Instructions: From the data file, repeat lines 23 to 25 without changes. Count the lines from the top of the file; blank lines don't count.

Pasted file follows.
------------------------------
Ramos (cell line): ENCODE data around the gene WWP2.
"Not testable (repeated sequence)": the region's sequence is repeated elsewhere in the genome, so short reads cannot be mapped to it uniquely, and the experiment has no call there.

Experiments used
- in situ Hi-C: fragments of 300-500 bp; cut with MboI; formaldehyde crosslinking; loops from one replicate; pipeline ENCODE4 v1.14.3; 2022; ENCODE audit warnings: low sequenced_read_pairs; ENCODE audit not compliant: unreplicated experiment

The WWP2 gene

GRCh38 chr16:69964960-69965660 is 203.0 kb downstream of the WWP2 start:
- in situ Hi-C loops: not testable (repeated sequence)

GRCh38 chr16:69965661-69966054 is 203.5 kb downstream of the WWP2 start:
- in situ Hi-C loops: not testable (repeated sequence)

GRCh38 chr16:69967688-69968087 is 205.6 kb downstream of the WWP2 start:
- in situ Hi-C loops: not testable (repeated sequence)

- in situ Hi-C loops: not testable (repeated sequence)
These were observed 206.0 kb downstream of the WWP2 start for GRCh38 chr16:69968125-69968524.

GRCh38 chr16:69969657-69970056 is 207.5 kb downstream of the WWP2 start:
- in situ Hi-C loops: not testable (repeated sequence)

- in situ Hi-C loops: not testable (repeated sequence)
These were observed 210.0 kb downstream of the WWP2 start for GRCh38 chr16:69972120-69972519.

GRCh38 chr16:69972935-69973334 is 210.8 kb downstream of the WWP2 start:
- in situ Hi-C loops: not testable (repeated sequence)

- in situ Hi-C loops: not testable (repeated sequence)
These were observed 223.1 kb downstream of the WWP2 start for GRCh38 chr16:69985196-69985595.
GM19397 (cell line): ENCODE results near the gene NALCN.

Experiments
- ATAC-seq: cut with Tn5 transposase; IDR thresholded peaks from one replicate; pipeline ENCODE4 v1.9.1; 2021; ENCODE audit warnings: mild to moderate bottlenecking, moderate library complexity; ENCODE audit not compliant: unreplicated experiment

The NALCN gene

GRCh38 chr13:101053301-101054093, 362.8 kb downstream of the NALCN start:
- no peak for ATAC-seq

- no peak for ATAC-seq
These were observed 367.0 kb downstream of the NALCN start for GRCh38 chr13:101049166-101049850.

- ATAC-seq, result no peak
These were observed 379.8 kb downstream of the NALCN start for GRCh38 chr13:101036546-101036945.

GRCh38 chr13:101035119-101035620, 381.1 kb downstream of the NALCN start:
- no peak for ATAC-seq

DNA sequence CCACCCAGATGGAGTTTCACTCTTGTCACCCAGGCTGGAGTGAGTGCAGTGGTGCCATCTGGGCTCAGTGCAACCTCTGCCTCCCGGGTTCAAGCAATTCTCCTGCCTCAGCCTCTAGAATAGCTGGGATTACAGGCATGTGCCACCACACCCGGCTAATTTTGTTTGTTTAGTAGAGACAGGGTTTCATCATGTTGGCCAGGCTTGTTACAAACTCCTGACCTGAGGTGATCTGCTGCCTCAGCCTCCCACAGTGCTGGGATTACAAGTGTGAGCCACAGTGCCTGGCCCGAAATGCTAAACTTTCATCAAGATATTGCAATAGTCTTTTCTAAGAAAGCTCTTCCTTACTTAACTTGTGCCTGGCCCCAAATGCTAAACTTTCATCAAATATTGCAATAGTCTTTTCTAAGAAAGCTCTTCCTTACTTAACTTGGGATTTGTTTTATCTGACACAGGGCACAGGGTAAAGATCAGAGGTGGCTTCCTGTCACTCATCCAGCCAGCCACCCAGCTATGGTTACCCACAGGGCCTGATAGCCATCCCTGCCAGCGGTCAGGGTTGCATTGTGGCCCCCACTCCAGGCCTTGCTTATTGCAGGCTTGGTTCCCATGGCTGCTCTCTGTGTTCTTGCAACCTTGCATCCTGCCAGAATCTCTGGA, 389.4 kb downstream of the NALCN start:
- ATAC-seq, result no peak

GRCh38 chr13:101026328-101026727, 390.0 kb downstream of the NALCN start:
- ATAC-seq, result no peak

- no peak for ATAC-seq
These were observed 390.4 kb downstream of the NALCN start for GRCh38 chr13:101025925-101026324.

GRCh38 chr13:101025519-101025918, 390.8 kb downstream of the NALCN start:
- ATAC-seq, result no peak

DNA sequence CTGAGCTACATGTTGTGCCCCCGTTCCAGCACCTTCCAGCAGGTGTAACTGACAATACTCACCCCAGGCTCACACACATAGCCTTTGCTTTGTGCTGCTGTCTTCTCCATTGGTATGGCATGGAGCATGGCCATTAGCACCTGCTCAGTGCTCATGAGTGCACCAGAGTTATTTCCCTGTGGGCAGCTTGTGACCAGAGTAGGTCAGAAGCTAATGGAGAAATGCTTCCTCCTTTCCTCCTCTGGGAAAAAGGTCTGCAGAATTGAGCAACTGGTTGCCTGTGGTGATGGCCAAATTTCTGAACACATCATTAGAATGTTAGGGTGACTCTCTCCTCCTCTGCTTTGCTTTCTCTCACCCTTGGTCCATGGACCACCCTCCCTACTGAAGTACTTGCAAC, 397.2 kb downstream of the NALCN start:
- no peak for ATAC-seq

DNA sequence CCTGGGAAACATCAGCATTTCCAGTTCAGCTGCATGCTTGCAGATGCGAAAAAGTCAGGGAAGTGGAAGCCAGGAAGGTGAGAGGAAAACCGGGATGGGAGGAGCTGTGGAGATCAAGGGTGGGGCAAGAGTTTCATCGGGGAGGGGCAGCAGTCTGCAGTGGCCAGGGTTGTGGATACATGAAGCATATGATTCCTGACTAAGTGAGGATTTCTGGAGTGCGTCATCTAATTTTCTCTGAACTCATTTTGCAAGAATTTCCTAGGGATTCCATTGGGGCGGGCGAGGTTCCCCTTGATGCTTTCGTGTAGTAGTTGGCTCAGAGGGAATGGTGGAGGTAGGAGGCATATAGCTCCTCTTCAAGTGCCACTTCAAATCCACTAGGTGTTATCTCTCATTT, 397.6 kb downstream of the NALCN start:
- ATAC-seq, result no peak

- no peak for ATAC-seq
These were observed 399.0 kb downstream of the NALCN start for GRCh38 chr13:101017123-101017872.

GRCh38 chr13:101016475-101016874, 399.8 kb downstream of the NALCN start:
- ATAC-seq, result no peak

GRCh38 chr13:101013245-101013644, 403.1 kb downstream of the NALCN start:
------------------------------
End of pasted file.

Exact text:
Experiments
- ATAC-seq: cut with Tn5 transposase; IDR thresholded peaks from one replicate; pipeline ENCODE4 v1.9.1; 2021; ENCODE audit warnings: mild to moderate bottlenecking, moderate library complexity; ENCODE audit not compliant: unreplicated experiment

The NALCN gene